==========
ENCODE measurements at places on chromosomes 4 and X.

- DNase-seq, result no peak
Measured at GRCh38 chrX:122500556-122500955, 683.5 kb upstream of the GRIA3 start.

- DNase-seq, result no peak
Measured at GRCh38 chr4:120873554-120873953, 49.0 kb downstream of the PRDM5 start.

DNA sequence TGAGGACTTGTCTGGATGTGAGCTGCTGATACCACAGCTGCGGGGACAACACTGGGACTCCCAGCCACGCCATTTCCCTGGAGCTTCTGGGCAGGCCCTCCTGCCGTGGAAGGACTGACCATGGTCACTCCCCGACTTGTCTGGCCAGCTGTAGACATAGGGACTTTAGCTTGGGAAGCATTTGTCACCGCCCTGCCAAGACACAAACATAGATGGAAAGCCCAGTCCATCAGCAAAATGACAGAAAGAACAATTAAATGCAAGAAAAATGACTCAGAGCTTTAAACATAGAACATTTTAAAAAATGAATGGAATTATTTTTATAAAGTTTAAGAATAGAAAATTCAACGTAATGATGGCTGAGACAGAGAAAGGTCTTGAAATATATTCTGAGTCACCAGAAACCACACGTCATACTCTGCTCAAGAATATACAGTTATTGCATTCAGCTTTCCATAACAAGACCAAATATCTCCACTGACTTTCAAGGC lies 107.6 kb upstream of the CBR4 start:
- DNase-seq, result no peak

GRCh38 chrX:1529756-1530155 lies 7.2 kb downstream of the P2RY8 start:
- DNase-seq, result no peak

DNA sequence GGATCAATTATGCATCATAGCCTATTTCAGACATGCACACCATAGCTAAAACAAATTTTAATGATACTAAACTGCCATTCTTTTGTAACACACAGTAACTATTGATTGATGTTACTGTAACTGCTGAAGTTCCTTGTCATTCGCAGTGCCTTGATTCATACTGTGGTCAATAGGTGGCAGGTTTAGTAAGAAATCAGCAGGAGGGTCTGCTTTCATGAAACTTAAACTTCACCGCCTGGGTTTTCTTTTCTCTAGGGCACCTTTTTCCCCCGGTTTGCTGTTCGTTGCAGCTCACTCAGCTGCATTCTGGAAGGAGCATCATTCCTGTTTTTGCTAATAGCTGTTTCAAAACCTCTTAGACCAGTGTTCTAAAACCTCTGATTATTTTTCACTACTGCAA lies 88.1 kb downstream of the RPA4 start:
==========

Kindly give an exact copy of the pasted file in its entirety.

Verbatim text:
ENCODE measurements at places on chromosomes 4 and X.

- DNase-seq, result no peak
Measured at GRCh38 chrX:122500556-122500955, 683.5 kb upstream of the GRIA3 start.

- DNase-seq, result no peak
Measured at GRCh38 chr4:120873554-120873953, 49.0 kb downstream of the PRDM5 start.

DNA sequence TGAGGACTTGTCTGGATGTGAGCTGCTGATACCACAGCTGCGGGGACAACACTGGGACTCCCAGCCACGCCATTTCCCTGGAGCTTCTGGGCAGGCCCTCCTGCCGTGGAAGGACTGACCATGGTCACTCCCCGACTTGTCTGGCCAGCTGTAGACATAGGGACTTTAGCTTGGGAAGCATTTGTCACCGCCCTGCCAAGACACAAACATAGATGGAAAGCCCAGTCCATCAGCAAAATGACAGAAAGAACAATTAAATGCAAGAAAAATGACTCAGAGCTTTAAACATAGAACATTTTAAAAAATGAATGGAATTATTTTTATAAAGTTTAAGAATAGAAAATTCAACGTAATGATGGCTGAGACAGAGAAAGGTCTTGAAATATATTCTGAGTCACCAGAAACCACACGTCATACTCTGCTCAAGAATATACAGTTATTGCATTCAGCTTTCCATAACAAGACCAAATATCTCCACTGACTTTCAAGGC lies 107.6 kb upstream of the CBR4 start:
- DNase-seq, result no peak

GRCh38 chrX:1529756-1530155 lies 7.2 kb downstream of the P2RY8 start:
- DNase-seq, result no peak

DNA sequence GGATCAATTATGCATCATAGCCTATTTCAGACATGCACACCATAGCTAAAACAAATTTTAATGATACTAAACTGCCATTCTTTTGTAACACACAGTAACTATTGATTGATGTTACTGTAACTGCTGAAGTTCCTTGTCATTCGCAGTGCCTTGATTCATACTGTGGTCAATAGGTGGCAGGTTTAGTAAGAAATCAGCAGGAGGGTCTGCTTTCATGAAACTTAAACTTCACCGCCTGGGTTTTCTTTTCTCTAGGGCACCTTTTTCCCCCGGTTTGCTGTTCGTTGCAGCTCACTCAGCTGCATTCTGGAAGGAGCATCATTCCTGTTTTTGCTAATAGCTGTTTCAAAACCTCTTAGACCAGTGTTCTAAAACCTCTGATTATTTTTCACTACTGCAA lies 88.1 kb downstream of the RPA4 start: